DAO Urges PA Supreme Court to Rule Police Use of Force Law Must Be Interpreted to Comply With Constitution
Jane Roh, 215–686–8711, Jane.Roh@phila.gov
Brief Filed Ahead of Murder Trial of Ryan Pownall for Shooting Unarmed Black Man in the Back
PHILADELPHIA (July 1, 2021) — District Attorney Larry Krasner on Thursday filed a brief with the Pennsylvania Supreme Court arguing that the state statute regarding use of force by law enforcement does not meet the standard set by the U.S. Supreme Court, and therefore should be interpreted to comport with constitutional standards: tinyurl.com/PennsylvaniaSC.
The Court announced in April that it would hear all three questions presented in a petition by the District Attorney’s Office (DAO) challenging Pennsylvania’s police use of force statute, 18 Pa.C.S. § 508(a)(1), which, unless interpreted as the DAO advocates, would permit the use of deadly force in situations that are unconstitutional. The DAO petition does not ask the court to intervene as lawmakers and rewrite the statute; rather, it asks that courts instruct juries on constitutional use of force by law enforcement when material to the Commonwealth’s pursuit of justice.
Recent legislative attempts to correct the statute have not advanced in the Pennsylvania General Assembly. But, the DAO brief states, “While the Constitution cannot force a state to criminalize what it has not already, it can prohibit a state from unconstitutionally exempting a class of individuals from conduct that is already criminal,” which Section 508(a)(1) as written currently does.
In Tennessee v. Garner, the U.S. Supreme Court held: “The use of deadly force to prevent the escape of all felony suspects, whatever the circumstances, is constitutionally unreasonable. It is not better that all felony suspects die than that they escape…. A police officer may not seize an unarmed, nondangerous suspect by shooting him dead.”
Unless interpreted as the DAO urges, Pennsylvania Section 508(a)(1) would violate Garner because it would allow law enforcement officers to use deadly force to prevent escape even when the suspect does not pose a risk of death or serious bodily injury to others. This statute could put members of the public at grave risk of having their rights violated and of being subjected to bodily injury and even death by police officers with no legal consequence.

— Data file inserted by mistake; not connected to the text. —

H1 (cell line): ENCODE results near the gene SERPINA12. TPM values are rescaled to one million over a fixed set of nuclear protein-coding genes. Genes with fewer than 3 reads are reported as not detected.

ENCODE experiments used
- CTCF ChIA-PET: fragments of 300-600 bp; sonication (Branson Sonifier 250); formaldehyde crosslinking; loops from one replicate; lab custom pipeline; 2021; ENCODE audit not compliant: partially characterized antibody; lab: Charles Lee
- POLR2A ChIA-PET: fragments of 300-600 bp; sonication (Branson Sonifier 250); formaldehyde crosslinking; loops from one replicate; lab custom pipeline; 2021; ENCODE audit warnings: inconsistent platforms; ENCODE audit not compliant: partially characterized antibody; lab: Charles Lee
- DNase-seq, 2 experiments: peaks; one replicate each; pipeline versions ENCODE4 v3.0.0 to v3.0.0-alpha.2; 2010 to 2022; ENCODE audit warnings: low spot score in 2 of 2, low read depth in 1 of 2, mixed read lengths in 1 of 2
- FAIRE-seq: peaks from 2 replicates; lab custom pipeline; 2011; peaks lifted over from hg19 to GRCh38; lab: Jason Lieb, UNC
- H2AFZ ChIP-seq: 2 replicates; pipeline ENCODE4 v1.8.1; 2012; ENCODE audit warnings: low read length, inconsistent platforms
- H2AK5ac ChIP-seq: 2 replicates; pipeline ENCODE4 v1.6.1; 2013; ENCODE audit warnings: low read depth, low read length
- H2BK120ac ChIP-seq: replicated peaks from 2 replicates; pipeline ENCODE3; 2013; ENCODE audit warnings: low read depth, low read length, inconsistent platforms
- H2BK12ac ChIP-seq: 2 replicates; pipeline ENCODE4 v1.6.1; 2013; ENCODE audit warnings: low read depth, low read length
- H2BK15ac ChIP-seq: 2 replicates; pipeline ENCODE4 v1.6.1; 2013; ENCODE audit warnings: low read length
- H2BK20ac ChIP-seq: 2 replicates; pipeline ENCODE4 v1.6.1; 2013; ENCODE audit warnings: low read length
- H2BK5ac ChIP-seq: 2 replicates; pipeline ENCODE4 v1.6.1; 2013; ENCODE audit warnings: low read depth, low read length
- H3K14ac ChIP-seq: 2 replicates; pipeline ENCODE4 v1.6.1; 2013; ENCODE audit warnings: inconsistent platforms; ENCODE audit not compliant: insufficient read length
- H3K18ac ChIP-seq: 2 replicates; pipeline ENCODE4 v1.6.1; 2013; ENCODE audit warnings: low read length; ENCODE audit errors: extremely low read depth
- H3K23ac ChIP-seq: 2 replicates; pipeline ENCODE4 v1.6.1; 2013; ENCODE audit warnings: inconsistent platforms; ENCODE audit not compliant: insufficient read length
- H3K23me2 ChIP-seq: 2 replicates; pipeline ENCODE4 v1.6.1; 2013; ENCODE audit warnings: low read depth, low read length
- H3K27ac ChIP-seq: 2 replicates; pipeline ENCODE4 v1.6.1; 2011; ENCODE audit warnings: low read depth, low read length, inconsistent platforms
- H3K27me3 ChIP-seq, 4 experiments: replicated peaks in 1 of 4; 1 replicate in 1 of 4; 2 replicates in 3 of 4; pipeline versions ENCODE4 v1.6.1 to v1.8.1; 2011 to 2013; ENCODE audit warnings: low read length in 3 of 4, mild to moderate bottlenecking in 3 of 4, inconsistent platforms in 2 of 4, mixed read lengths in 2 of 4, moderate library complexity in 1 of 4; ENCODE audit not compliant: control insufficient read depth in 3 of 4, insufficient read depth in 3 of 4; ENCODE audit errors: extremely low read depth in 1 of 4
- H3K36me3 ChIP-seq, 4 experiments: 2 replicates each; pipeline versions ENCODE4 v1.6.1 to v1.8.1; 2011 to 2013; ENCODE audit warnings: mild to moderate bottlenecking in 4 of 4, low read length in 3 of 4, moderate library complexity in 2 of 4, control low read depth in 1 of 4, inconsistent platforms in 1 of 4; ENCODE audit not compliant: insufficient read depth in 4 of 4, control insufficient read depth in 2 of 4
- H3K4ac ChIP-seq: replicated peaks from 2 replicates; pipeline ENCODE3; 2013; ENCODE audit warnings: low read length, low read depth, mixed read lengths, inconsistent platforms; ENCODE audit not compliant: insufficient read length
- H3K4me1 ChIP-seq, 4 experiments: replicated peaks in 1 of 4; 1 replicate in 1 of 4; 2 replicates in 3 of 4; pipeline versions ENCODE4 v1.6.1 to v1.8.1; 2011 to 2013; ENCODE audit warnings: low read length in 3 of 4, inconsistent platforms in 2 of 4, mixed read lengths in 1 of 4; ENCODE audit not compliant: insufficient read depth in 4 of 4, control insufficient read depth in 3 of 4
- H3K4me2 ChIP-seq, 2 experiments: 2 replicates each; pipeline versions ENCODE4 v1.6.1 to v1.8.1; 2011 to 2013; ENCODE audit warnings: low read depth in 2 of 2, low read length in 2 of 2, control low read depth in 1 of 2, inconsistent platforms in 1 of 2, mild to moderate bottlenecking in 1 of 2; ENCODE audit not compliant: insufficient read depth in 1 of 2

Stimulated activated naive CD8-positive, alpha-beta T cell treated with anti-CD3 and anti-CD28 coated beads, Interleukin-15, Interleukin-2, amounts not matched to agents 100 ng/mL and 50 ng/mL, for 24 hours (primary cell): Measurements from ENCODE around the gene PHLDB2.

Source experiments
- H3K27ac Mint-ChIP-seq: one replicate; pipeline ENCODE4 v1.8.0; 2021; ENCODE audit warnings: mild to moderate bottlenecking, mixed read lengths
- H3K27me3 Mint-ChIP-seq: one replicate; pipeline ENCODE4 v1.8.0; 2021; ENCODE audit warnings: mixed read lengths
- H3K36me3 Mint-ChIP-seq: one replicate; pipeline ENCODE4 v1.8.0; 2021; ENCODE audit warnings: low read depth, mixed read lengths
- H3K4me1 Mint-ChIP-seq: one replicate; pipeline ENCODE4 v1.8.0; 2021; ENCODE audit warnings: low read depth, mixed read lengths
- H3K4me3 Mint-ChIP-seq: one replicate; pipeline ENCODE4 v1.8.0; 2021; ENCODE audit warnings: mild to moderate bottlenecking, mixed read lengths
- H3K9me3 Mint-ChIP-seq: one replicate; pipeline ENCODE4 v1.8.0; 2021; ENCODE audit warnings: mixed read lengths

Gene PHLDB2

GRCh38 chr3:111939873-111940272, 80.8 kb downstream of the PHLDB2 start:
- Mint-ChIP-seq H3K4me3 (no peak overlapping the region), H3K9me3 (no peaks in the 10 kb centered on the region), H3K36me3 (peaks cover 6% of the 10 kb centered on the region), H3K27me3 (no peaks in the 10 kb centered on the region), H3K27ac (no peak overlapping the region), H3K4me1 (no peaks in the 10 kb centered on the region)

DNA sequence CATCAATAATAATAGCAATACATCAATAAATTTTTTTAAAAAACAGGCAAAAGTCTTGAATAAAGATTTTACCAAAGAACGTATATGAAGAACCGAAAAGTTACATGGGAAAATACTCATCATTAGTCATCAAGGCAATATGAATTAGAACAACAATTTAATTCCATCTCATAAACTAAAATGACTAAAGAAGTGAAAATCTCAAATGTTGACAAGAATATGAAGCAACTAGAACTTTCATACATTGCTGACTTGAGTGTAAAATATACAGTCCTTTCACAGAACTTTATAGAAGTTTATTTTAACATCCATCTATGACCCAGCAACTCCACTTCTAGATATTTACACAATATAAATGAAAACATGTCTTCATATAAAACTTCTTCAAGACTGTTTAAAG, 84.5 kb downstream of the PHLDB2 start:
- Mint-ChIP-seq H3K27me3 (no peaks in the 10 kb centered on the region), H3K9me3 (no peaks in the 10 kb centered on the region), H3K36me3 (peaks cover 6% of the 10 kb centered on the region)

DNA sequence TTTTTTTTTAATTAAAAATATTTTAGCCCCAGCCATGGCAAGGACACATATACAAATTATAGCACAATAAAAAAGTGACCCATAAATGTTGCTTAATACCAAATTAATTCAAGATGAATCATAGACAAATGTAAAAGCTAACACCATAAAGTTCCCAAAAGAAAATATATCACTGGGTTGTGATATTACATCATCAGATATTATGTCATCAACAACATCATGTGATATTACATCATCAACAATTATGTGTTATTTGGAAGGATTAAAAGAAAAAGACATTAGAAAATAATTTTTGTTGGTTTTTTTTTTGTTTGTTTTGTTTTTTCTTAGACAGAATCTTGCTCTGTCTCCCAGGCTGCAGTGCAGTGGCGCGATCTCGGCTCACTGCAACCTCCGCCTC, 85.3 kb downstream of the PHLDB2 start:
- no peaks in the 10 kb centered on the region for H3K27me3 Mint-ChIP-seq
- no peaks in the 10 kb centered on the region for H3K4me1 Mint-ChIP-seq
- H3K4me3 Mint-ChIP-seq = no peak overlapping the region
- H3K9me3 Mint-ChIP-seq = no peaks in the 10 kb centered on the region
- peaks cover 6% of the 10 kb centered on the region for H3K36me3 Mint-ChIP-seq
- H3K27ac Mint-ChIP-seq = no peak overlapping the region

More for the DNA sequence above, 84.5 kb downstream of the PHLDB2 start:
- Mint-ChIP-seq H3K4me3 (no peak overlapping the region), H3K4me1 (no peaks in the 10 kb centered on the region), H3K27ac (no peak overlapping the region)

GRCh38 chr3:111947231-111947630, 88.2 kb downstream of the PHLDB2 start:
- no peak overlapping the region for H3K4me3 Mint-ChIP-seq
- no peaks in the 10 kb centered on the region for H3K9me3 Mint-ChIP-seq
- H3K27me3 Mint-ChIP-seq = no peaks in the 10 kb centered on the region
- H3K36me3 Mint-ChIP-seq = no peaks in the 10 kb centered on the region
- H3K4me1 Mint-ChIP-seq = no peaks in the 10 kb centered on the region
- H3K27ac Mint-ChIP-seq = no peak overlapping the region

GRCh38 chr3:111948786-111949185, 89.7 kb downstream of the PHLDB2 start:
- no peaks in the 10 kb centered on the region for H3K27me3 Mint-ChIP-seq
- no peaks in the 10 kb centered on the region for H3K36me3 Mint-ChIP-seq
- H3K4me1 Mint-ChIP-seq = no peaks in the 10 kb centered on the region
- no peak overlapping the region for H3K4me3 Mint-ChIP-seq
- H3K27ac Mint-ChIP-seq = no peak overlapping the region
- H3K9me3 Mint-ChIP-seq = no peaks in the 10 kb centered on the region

The DAO brief was filed ahead of the trial of former Philadelphia police officer Ryan Pownall, for the fatal shooting of David Jones in the back on June 8, 2017. Pownall was later fired by then-Police Commissioner Richard Ross for violating department rules.
Pownall had pulled Jones over for riding an illegal dirt bike while he was transporting a family to be interviewed about a crime committed against one of two children in his vehicle. An Investigating Grand Jury, which recommended Pownall be prosecuted for murder, determined that the former officer had shot Jones in the back while he was fleeing and unarmed, thus posing no immediate danger to the officer or the public. The Grand Jury also recommended that Pownall be charged with Possession of an Instrument of Crime and Recklessly Endangering Another Person, for shooting in the direction of traffic and putting others in danger.
“What our office is asking for, on behalf of the Commonwealth, is that our courts adhere to the U.S. Constitution to ensure the rights of the public and defendants are protected,” DA Krasner said. “Equal accountability under the law for persons suspected of criminal behavior and armed police officers alike is a matter of great urgency for public safety and trust in our most powerful institutions. When that trust is broken — as it was when David Jones was unjustifiably killed in 2017, when George Floyd was brutalized in 2020, and too many times before and since — America cannot truly be at peace.”
Notably, the Philadelphia Police Department’s own directive states, “Police Officers shall not use deadly force against another person, unless they have an objectively reasonable belief that they must protect themselves or another person from death or serious bodily injury.”
“We are optimistic that the Pennsylvania Supreme Court’s decision to consider our petition signals that the justices understand the perilous stakes of the issues at hand,” DA Krasner continued. “An adverse ruling would have tragic consequences for the people of the Commonwealth, and would further undermine trust and cooperation in the criminal justice system at a time when gun violence is unacceptably high and far too many shootings remain unsolved by police.”
Amicus briefs supporting the DAO’s petition were filed by nearly 70 current and former prosecutors and law enforcement leaders, and by the ACLU of Pennsylvania. Signatories to the brief from law enforcement leaders include Darrel Stephens, a former police chief and executive director of the Major City Chiefs Association, and Minnesota Attorney General Keith Ellison, who recently secured the murder conviction of former Minneapolis police officer Derek Chauvin for the death of George Floyd.
In addition to Pownall, the DAO is also prosecuting former Philadelphia police officer Eric Ruch for fatally shooting Dennis Plowden, an unarmed Black man, following a car chase in 2017.
The Philadelphia District Attorney’s Office is the largest prosecutor’s office in Pennsylvania, and one of the largest in the nation. It serves the more than 1.5 million residents of the City and County of Philadelphia, employing 600 lawyers, detectives, and support staff. The District Attorney’s Office is responsible for prosecution of approximately 40,000 criminal cases annually.